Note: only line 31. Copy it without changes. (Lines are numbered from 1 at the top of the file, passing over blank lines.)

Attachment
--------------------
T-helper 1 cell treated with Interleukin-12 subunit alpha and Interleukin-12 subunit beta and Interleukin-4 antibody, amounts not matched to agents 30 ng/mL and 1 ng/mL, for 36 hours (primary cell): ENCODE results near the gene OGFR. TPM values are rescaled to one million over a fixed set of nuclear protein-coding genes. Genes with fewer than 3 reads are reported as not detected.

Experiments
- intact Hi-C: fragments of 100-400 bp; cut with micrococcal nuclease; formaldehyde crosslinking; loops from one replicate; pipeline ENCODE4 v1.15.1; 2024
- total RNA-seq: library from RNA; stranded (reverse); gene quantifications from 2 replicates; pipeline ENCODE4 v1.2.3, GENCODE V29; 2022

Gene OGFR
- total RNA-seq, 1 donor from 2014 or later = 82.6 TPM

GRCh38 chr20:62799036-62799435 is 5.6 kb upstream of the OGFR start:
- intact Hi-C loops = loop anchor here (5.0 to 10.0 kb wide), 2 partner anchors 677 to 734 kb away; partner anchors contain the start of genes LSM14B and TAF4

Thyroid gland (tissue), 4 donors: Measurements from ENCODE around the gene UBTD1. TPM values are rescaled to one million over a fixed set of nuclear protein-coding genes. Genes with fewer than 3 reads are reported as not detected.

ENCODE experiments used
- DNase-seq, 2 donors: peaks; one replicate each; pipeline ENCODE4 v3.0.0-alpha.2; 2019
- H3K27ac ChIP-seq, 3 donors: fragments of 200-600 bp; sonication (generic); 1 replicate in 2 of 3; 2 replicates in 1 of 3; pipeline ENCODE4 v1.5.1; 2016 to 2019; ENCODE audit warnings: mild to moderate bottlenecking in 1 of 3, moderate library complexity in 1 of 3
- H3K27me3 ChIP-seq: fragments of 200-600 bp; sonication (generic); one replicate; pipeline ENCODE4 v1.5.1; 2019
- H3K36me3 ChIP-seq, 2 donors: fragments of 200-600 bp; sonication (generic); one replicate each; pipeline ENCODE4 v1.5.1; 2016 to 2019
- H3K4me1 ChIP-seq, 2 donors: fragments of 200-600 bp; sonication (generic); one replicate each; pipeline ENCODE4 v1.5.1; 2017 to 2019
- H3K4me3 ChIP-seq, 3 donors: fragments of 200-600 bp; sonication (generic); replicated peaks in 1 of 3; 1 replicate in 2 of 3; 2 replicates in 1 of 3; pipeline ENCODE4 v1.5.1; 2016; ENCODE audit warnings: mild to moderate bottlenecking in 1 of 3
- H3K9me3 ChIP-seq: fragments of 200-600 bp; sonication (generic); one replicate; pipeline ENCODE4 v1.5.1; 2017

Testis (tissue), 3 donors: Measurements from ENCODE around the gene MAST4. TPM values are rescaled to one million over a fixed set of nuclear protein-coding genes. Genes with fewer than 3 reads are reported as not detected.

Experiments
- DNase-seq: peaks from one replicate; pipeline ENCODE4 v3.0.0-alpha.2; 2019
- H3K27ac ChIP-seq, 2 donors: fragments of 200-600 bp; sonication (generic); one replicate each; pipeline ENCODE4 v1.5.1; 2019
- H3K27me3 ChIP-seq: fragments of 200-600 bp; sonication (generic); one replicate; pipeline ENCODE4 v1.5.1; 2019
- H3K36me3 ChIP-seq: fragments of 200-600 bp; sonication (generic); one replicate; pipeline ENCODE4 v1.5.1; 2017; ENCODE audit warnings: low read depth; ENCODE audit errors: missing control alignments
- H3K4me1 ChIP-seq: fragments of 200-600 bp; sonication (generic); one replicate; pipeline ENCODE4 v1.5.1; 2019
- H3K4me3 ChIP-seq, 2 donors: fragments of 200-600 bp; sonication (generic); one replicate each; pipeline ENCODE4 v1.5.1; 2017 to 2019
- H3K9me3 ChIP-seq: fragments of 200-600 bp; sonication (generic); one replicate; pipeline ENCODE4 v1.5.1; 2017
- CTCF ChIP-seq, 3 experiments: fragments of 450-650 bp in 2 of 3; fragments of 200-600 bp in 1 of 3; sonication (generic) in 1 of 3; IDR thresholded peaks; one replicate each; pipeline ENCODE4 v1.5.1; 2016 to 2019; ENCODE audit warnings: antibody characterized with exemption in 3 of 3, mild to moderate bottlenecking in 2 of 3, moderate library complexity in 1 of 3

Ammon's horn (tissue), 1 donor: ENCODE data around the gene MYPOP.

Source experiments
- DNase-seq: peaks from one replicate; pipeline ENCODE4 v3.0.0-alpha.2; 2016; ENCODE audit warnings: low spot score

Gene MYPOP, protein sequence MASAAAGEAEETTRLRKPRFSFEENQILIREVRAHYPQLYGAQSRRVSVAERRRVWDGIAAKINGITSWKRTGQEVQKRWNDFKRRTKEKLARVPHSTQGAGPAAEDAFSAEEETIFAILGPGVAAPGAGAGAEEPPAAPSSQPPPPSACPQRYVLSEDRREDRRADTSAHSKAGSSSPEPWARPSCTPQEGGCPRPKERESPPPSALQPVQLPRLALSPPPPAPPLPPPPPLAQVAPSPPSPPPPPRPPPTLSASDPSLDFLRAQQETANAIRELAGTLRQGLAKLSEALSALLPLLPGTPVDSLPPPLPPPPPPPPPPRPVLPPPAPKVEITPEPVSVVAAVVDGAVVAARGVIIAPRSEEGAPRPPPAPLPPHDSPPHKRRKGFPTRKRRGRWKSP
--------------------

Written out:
Gene MYPOP, protein sequence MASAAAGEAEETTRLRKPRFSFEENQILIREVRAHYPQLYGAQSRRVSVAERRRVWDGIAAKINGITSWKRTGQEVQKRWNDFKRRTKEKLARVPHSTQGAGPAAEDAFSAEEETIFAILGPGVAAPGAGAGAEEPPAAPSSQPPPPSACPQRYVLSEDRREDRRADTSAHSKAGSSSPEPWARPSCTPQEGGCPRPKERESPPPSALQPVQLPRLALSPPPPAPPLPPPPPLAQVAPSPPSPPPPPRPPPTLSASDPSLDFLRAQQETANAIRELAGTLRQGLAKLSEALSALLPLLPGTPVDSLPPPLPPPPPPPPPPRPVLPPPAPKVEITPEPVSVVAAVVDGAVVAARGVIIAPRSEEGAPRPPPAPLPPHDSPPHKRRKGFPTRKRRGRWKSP